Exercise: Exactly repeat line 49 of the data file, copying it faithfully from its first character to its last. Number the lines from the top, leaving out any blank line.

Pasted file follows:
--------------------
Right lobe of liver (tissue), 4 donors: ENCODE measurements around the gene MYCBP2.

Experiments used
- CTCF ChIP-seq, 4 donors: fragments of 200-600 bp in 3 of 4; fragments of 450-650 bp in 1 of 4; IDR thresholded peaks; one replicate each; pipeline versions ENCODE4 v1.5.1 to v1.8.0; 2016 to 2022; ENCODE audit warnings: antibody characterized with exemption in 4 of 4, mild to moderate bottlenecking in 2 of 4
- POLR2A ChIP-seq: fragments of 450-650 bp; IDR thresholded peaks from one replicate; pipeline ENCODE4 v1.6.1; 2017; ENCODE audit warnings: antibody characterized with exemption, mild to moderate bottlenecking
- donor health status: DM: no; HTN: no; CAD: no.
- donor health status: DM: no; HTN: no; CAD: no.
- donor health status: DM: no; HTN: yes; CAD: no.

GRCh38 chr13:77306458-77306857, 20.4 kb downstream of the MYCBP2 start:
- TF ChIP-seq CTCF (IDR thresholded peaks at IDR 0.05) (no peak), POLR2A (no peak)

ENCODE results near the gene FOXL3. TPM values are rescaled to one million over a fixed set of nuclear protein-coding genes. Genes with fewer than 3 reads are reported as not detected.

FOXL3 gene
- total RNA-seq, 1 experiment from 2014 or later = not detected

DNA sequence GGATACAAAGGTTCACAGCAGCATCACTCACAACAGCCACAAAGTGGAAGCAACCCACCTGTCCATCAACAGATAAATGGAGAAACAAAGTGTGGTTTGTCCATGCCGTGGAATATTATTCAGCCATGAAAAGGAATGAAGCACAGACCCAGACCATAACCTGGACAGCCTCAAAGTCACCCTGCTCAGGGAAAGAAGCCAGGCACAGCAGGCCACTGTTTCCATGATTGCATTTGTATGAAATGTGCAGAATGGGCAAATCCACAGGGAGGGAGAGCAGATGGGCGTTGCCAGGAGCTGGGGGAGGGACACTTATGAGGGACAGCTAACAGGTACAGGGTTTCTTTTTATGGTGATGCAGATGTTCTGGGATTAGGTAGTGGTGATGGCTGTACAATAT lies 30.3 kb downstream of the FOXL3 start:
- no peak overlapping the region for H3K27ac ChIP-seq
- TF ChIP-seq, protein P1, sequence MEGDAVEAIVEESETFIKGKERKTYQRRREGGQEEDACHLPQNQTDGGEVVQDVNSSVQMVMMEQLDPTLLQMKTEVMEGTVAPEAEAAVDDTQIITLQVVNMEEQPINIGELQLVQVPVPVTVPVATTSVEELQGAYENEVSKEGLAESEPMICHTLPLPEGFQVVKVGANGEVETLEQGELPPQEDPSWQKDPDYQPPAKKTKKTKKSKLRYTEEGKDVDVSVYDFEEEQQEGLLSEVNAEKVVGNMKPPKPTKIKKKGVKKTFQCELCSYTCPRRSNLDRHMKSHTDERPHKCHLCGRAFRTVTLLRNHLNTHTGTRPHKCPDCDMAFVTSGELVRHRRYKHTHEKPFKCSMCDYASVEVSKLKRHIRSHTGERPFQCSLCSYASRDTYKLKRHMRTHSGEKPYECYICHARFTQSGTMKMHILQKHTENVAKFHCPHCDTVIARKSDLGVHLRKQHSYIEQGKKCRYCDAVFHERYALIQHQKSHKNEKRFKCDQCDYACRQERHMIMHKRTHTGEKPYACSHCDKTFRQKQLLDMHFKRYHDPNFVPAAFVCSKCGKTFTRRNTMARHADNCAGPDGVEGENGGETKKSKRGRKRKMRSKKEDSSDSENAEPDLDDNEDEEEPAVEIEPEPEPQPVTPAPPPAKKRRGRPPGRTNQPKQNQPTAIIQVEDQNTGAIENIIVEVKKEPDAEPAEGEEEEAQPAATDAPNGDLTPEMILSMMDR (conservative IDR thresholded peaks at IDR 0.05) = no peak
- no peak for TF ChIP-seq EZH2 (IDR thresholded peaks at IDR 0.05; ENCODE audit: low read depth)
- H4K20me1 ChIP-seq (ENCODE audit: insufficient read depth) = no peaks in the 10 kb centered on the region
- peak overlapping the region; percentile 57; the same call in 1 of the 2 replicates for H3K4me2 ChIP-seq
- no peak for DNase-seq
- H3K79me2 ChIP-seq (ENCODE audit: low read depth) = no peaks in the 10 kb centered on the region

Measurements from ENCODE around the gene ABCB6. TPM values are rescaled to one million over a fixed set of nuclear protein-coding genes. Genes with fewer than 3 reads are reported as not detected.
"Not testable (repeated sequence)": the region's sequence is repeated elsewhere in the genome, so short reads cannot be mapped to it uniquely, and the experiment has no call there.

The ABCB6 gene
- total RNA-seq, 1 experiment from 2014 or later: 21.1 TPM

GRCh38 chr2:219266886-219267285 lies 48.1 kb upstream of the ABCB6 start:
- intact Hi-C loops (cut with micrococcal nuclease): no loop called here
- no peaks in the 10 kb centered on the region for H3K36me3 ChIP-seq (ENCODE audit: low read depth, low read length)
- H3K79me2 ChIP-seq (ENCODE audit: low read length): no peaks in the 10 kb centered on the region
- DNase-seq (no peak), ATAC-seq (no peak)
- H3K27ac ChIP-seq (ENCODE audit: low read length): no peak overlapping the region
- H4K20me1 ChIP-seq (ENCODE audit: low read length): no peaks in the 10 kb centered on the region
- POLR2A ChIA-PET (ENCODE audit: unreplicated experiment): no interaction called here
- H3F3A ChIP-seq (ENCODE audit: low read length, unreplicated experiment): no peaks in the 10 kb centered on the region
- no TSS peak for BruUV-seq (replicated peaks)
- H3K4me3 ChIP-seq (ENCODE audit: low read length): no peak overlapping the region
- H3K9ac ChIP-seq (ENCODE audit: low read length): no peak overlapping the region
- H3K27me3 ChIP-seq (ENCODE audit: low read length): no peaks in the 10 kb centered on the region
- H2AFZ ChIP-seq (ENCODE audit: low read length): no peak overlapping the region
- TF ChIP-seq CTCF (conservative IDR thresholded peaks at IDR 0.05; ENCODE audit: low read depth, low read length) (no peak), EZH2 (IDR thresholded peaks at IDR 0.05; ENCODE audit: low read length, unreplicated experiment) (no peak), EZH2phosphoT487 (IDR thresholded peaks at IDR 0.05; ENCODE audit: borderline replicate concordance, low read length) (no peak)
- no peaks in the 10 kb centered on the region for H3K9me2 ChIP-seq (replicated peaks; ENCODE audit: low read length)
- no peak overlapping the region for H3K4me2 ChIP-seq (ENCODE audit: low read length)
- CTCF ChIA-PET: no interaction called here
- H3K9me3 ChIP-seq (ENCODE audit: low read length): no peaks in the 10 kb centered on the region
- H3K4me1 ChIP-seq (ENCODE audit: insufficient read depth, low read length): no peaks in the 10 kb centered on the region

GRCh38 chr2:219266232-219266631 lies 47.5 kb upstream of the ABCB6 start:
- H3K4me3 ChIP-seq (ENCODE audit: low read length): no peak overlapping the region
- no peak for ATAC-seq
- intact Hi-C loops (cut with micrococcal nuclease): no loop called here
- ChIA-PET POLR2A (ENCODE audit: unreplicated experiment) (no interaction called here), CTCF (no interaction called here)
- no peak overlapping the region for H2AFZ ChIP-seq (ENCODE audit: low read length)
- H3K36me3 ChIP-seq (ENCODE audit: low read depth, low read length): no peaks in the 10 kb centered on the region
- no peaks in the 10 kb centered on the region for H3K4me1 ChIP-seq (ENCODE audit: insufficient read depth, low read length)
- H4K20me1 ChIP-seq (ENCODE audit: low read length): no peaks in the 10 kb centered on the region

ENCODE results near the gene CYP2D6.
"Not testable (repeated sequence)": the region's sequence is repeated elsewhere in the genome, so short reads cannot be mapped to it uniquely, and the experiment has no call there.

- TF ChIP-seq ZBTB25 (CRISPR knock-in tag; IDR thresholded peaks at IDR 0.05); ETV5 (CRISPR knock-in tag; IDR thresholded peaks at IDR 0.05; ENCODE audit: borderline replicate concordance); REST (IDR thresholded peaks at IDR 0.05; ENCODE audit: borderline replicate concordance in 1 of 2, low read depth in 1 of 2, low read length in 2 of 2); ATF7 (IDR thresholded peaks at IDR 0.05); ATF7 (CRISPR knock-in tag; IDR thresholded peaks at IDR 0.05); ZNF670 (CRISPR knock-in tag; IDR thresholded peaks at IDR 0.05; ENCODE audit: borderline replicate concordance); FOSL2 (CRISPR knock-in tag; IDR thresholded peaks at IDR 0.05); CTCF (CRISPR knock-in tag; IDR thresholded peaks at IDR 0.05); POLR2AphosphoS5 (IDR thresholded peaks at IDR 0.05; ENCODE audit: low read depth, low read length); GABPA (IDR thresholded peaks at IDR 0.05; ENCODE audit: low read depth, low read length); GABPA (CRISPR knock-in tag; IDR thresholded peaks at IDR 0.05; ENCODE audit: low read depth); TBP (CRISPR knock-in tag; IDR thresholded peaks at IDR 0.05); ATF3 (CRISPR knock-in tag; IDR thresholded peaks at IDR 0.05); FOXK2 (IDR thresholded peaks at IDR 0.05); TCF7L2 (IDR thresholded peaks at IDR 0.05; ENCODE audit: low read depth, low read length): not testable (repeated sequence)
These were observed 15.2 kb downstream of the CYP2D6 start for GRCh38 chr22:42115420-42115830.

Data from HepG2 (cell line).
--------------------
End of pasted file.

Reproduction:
- ChIA-PET POLR2A (ENCODE audit: unreplicated experiment) (no interaction called here), CTCF (no interaction called here)